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Enviro-Mich message from Rob Perks <rperks@peer.org>

The following is a re-print of articles regarding Michigan appearing in
the current issue of PEEReview, the quarterly newsletter publication of
Public Employees for Environmental Responsibility.  
To order the newsletter or to find out more about PEER, visit

The Clean Corporate Citizen Oxymoron
In the "news of the weird" category, Michigan's Department of
Environmental Quality (DEQ)
presented its Clean Corporate Citizen (or "C3") award to one of the
state's biggest polluters, the
Wisconsin Electric Company's Presque Isle Power Plant in Marquette.  The
C3 program is
designed to reward companies with a solid record of  environmental
compliance by granting
faster permit approvals and other regulatory breaks. 

According to PEER members within DEQ, rules were bent, on orders from
the office of
Governor John Engler, to give the award to the Presque Isle Power Plant
which happens to be
among the dirtiest coal-fired power plants in the Great Lakes region.   

"This plant deserves a Clean Corporate Citizen award like Attila the Hun
deserved the Nobel
Peace Prize," commented Rob Perks, PEER's National Field Director.  In
fact, according to the
state's own figures the Presque Isle Power Plant  

     > ranks as one of the state's greatest single sources of
particulate matter, emitting
     hundreds of tons of it into the atmosphere.  The smallest and
lightest of these particles
     (PM10s) cause severe, long-term respiratory problems when inhaled;

     > emits more than 17,000 tons of nitrous oxide annually, making it
the state's 4th  largest
     single emitter of N0x, which is known to cause severe respiratory
health effects.  This air
     pollutant, one of the main constituents of smog, is responsible for
the reddish-brown haze
     that hovers over Marquette on most days; and

     > releases more than 16,000 tons of sulfur dioxide every year,
making it the state's 7th 
     largest single emitter of SO2, the main component of acid rain.  It
is also Michigan's 7thlargest                      emitter of carbon
monoxide (509 tons per year). 

DEQ employees indicated to PEER that there are several other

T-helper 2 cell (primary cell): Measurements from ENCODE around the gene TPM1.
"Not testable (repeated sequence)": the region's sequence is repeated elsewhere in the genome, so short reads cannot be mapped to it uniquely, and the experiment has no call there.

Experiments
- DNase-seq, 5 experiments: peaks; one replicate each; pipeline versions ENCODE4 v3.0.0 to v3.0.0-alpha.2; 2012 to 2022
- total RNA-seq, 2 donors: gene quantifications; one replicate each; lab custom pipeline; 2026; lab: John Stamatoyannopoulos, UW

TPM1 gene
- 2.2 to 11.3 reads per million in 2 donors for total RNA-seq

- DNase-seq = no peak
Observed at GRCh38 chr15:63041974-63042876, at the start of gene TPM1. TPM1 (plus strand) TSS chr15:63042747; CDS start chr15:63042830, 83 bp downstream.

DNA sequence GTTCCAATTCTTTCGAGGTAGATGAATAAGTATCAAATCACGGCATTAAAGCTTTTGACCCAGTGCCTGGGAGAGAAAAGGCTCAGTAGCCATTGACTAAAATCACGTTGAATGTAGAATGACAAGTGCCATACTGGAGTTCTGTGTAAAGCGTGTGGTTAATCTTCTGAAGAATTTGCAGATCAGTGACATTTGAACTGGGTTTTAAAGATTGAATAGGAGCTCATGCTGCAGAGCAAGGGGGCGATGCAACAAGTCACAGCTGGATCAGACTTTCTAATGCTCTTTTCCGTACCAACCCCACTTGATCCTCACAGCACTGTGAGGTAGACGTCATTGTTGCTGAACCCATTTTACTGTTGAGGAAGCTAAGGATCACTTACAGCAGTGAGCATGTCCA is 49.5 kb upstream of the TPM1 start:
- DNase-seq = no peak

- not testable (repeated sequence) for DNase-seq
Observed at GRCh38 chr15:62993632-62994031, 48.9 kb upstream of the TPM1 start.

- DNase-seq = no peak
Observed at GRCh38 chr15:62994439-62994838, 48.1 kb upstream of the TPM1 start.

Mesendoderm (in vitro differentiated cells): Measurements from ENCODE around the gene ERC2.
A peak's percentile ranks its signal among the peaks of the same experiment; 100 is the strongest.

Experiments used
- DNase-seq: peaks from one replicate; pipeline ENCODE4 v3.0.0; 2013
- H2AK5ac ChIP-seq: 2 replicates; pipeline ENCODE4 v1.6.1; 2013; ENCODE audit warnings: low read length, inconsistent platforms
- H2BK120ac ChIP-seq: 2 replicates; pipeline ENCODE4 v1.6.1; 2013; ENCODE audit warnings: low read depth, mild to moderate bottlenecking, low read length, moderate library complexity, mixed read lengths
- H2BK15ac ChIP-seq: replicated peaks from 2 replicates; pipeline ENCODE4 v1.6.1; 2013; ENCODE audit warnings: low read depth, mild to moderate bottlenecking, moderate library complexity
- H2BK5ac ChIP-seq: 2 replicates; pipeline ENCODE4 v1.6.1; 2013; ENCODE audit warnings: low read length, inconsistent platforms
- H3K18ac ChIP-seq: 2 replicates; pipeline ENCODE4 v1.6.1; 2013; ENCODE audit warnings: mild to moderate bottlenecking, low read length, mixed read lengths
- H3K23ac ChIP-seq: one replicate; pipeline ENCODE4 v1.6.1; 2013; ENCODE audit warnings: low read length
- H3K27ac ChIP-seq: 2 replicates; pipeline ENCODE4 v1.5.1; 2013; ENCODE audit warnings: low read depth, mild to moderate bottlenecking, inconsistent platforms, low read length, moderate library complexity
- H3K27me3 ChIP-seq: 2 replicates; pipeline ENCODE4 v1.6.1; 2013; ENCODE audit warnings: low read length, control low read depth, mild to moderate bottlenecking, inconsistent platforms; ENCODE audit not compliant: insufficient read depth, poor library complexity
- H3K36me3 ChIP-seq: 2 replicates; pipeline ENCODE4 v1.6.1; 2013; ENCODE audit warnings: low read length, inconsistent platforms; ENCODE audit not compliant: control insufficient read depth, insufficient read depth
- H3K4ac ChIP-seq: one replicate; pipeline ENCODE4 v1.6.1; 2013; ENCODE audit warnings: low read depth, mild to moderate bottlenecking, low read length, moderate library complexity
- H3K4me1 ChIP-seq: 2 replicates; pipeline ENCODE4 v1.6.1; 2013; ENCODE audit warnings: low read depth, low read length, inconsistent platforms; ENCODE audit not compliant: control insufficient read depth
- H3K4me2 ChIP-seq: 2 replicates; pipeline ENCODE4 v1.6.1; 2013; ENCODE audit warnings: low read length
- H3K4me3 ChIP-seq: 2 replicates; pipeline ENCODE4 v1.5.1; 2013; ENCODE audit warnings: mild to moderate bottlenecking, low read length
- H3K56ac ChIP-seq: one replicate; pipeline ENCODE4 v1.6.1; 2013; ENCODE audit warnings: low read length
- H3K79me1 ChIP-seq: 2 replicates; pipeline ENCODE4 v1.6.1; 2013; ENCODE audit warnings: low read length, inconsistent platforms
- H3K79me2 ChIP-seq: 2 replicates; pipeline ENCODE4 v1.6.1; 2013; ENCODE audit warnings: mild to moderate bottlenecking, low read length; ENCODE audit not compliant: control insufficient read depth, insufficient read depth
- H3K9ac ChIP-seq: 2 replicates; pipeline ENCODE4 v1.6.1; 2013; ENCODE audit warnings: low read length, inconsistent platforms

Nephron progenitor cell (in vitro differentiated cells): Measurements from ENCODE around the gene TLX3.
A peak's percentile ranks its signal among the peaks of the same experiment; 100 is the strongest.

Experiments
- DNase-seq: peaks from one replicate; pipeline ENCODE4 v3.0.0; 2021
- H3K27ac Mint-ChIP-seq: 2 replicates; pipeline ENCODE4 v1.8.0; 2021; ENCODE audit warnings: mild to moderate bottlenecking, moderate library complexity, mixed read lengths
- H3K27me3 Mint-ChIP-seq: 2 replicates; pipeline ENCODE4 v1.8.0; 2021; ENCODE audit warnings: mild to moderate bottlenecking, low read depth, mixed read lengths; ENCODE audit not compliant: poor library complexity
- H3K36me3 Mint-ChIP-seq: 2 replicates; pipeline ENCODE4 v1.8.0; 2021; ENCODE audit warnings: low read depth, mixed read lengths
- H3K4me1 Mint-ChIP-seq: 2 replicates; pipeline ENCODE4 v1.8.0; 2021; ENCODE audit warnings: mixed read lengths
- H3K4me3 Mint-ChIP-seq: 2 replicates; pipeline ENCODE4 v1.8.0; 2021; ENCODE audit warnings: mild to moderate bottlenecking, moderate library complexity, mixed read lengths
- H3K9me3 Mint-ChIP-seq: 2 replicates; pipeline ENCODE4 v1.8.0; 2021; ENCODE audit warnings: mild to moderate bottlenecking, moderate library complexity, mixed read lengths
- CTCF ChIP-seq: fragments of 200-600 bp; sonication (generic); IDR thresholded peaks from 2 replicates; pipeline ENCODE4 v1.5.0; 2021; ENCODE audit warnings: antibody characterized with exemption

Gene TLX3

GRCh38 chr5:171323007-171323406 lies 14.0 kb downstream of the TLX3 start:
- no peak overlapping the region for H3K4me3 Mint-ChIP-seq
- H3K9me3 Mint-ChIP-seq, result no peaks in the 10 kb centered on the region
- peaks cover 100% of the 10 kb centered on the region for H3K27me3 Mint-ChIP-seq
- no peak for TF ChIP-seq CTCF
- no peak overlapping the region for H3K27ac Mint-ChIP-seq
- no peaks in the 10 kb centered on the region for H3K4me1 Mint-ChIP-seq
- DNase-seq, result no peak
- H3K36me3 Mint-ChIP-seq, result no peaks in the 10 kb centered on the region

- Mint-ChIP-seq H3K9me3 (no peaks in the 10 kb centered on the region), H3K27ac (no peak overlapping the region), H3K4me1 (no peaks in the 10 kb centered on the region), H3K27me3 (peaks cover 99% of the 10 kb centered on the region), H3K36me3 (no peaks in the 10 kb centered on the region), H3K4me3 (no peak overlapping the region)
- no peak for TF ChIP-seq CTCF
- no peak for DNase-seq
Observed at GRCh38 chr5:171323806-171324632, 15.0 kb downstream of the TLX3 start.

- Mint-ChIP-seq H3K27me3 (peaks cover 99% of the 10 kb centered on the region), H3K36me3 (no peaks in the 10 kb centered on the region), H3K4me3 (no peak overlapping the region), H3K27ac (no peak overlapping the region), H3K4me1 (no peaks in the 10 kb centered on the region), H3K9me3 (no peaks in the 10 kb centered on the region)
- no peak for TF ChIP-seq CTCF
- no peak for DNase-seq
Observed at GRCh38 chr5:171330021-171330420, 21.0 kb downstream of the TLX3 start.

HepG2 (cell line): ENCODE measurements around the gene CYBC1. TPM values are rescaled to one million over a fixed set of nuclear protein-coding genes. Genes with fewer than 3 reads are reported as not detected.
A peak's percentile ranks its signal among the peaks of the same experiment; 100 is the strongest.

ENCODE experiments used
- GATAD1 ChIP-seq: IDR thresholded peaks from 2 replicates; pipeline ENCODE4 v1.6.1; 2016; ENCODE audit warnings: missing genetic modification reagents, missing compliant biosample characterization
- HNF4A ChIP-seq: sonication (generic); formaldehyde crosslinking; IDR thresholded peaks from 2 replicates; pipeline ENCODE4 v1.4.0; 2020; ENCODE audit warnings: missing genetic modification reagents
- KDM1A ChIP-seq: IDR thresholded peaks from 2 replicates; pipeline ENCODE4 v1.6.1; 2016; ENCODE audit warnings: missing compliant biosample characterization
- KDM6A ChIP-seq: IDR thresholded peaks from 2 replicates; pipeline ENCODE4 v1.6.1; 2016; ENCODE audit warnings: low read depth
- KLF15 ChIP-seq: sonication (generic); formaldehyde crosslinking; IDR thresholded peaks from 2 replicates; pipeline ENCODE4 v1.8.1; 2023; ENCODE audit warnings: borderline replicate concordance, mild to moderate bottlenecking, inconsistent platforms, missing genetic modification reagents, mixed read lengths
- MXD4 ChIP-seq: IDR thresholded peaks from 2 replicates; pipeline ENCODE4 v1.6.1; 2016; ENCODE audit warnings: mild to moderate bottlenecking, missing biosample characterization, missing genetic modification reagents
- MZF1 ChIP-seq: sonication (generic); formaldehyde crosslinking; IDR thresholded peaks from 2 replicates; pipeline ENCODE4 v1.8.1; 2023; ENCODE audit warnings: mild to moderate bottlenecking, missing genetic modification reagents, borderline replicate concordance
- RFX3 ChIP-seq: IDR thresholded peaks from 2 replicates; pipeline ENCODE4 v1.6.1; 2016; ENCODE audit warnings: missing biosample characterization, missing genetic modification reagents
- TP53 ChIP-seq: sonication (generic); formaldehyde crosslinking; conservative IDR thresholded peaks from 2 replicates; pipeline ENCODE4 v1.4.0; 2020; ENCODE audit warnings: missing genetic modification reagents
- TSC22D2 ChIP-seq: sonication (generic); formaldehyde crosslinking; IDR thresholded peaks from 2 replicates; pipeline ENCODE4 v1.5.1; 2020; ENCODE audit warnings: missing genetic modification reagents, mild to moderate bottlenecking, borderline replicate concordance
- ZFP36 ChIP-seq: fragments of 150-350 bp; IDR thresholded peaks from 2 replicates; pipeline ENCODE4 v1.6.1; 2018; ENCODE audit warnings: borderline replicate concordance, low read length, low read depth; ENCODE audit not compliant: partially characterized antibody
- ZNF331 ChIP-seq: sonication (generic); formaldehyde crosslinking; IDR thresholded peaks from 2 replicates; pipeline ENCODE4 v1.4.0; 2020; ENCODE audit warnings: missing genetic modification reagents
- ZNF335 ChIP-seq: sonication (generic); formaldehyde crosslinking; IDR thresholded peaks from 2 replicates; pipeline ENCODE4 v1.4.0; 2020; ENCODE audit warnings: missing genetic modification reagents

environmental problems
associated with the Presque Isle Power Plant, one of which is the
facility's old fly-ash dump that
has polluted Marquette's groundwater with heavy metals.  Despite this
history of violations, the
C3 designation confers permitting waivers and environmental exemptions
upon the facility.
Paradoxically, DEQ's recognition of Presque Isle Power Plant diminishes
the environmental
record of other more deserving facilities, such as Marquette's own
Municipal Power Plant which
is one of the cleanest in the Great Lakes region. 

Following PEER's revelations about Presque Isle's dubious environmental
record, DEQ Director
Russ Harding announced a review of the C3 criteria.  PEER is pushing for
an outside review of
Michigan's air program.  "DEQ's shenanigans give the citizens of
Michigan reason to hold their
nose as well as their breath," Perks concluded.

Foot in Mouth Disease
Appearing before a state Senate committee and then later at a public
hearing this March, Russell
Harding, Director of Michigan's DEQ came under fire over DEQ's weak
approach to wetland
protection, as detailed by his own agency's employees in the PEER white
paper See No Evil {see
centerfold or our website for information on how to order}.  In a failed
effort to deflect that
criticism, however, Harding slandered PEER's founder Jeff DeBonis
claiming that "the founder
of that group" was fired by the U.S. Forest Service for fraud.  

In actuality, Jeff DeBonis retired after 13 years as a timber sale
planner with awards following
his founding of the Association of Forest Service Employees for
Environmental Ethics.  When
DeBonis threatened suit, Harding publicly retracted his statements and

Ironically, Harding grudgingly admitted at the hearings that PEER's
criticism in See No Evil had
been "fair" and "legitimate," and that his agency is responding by
beefing up wetlands
enforcement and reviewing other changes urged by the report.  

The incident has prompted calls for Harding's removal by editorialists
and environmental groups
throughout the state who cite a string of other heavy-handed attempts to
silence critics of the
agency's record.  Harding's unwarranted personal attack on DeBonis also
amply illustrates why
agency employees fear reprisal and need an organization like PEER to
serve as their messenger.  

Information provided by: 

Rob Perks
National Field Director
Public Employees for Environmental Responsibility
2001 S Street, NW, Suite 570
Washington, DC  20009
(202) 265-PEER

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